Joined: Sep 22, 2013
Posts: 3118
miss_bun wrote:
Only through reasoned debate can you truly win! You win by convincing, not chasing people off. :teach:


have you actually ever convinced anyone of anything signifigant over the internet


Like this post
Top
 Profile  
 
PostPosted: Mon Sep 30, 2013 11:10 pm 
Offline
Member
User avatar

Joined: Sep 29, 2013
Posts: 1035
Glasir, I want to have your babies.

_________________
Existential Hero: Train Without Rails


Like this post
Top
 Profile  
 
PostPosted: Mon Sep 30, 2013 11:12 pm 
Offline
Member
User avatar

Joined: Sep 22, 2013
Posts: 1095
Ko wrote:
miss_bun wrote:
Only through reasoned debate can you truly win! You win by convincing, not chasing people off. :teach:

have you actually ever convinced anyone of anything signifigant over the internet

Debates are for the audience. Participants in arguments are less likely to convince each other, though it occasionally happens.

_________________
PbP Characters
Umiki800080SDSS
Navu'ai008000KotS
ParkunFFD700Ixen

PbP Games
—DDN—The Mines of MadnessCurrent Map

RPG Personality


Like this post
Top
 Profile  
 
PostPosted: Mon Sep 30, 2013 11:13 pm 
Offline
Member

Joined: Sep 22, 2013
Posts: 3118
ok, you have convinced me


Like this post
Top
 Profile  
 
PostPosted: Mon Sep 30, 2013 11:18 pm 
Offline
Member
User avatar

Joined: Sep 22, 2013
Posts: 1095
:thumbsup:

_________________
PbP Characters
Umiki800080SDSS
Navu'ai008000KotS
ParkunFFD700Ixen

PbP Games
—DDN—The Mines of MadnessCurrent Map

RPG Personality


Like this post
Top
 Profile  
 
PostPosted: Mon Sep 30, 2013 11:24 pm 
Offline
Member
User avatar

Joined: Sep 22, 2013
Posts: 1712
door (dooooooooooor) wrote:
i honestly don't think creationism is a big issue, like it is stupid and shouldn't happen, but like what are the consequences of people believing it

it isn't like creationism somehow oppresses or impoverishes people. i am more concerned with textbooks' whitewashing of american history and anti-communist anti-socialist bent


Surely one follows the other.

"I don't see how people having a silly belief is a problem. I am concerned with people's silly beliefs being a problem." :teach: :confused:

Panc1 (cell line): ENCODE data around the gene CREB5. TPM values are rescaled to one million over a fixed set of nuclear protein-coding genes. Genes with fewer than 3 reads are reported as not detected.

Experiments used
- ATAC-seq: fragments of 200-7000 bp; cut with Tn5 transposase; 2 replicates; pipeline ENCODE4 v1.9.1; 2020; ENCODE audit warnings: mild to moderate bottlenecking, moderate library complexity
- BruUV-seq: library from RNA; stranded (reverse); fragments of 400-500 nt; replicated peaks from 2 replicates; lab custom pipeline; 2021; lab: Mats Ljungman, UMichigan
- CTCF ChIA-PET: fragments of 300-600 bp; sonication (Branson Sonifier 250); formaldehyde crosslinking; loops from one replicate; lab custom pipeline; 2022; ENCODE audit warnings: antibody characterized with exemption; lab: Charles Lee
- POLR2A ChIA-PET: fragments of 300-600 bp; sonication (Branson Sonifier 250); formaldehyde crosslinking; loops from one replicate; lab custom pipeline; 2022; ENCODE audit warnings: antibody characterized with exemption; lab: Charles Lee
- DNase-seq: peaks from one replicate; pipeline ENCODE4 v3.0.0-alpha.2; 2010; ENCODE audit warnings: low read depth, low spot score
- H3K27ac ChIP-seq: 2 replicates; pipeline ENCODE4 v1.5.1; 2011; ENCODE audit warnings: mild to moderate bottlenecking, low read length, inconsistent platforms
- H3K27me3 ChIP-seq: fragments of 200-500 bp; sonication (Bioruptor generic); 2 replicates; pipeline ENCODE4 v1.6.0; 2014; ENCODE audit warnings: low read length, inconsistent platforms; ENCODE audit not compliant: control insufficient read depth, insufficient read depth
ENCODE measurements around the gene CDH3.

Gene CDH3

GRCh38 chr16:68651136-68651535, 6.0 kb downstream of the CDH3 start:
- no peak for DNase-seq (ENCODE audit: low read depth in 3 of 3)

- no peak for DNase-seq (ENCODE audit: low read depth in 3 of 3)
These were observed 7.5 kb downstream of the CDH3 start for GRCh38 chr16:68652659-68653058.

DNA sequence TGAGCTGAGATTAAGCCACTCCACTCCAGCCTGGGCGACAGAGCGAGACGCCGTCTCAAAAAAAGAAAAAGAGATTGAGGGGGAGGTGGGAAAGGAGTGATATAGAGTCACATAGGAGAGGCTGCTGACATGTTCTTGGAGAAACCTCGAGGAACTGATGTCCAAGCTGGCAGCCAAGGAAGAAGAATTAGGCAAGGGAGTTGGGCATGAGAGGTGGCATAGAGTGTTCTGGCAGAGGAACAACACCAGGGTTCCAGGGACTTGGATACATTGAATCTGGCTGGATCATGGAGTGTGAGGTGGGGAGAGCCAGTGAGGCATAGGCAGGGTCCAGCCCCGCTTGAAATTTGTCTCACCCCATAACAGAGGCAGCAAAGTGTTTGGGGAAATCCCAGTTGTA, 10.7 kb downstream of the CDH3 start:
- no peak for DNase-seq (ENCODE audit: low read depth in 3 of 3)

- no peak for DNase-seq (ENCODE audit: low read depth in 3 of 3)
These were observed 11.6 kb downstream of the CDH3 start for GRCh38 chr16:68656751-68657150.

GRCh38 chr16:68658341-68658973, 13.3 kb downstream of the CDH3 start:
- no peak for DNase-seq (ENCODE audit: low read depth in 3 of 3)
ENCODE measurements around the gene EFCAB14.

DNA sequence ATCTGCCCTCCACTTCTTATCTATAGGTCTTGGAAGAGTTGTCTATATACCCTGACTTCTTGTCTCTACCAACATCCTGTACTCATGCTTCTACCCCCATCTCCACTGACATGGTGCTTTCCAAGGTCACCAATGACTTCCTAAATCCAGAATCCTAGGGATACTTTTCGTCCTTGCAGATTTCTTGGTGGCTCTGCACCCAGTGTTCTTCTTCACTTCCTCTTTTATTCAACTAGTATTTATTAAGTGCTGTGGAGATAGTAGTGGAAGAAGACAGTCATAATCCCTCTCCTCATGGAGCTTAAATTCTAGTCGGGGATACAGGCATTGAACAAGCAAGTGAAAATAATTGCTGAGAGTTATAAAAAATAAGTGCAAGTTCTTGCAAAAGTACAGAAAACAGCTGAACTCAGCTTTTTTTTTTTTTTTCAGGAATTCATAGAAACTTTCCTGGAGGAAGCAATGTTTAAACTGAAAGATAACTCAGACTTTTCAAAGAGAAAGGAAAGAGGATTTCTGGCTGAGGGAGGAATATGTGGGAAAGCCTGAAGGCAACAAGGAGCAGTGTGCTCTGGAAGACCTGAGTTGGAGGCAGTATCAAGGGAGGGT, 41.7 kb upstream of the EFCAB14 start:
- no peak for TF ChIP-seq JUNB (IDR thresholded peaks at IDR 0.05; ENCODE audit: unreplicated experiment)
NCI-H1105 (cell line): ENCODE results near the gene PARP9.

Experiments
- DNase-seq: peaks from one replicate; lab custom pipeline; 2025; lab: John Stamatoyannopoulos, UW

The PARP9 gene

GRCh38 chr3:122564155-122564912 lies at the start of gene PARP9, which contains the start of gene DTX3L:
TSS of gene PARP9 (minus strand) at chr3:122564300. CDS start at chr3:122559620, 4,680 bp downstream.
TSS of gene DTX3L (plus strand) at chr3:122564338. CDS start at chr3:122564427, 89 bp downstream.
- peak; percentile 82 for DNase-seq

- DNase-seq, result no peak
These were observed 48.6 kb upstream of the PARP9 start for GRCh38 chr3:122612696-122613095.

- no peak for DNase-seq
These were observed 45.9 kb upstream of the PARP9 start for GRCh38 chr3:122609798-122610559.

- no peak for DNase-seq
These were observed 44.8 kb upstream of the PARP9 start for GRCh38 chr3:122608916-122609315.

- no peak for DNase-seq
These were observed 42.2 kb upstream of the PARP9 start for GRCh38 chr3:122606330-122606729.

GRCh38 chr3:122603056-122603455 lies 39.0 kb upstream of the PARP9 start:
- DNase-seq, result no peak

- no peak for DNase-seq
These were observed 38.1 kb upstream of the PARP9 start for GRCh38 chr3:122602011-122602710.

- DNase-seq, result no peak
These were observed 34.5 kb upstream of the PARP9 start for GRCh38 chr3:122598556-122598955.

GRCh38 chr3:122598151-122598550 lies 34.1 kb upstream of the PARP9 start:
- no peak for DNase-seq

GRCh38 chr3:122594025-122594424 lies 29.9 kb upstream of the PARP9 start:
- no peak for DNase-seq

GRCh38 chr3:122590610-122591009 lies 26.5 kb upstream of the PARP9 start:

Like this post
Top
 Profile  
 
PostPosted: Mon Sep 30, 2013 11:25 pm 
Offline
Member
User avatar

Joined: Sep 22, 2013
Posts: 1712
Ko wrote:
miss_bun wrote:
Only through reasoned debate can you truly win! You win by convincing, not chasing people off. :teach:


have you actually ever convinced anyone of anything signifigant over the internet


I hope so. People have convinced me.


Like this post
Top
 Profile  
 
PostPosted: Mon Sep 30, 2013 11:32 pm 
Offline
Member

Joined: Sep 22, 2013
Posts: 3118
I don't think I can say the same


Like this post
Top
 Profile  
 
PostPosted: Mon Sep 30, 2013 11:40 pm 
Offline
Member
User avatar

Joined: Sep 23, 2013
Posts: 515
But then a parent who believes in homeopathy or places complete trust in the healing power of God has a sick child, and treats them as best they know...
(this has happened, it's depressing and sad and terrible)

A more common danger is indoctrination of others, particularly children. See: Texas Board of Education.

_________________
ego-sig


Like this post
Top
 Profile  
 
PostPosted: Tue Oct 01, 2013 12:28 am 
Offline
Member

Joined: Sep 22, 2013
Posts: 1331
parents teach what they believe and rarely anything else.


Like this post
Top
 Profile  
 
PostPosted: Tue Oct 01, 2013 12:33 am 
Offline
Member
User avatar

Joined: Sep 22, 2013
Posts: 1712
I went to college about half on scholarships, but I still have friends who had less student loan debt who are now further behind. I have friends with masters in important, marketable fields who make less than half what I do. Heck, I have friends who make more than I do who are in debt, even with very similar paths, and I'm not exactly great with money.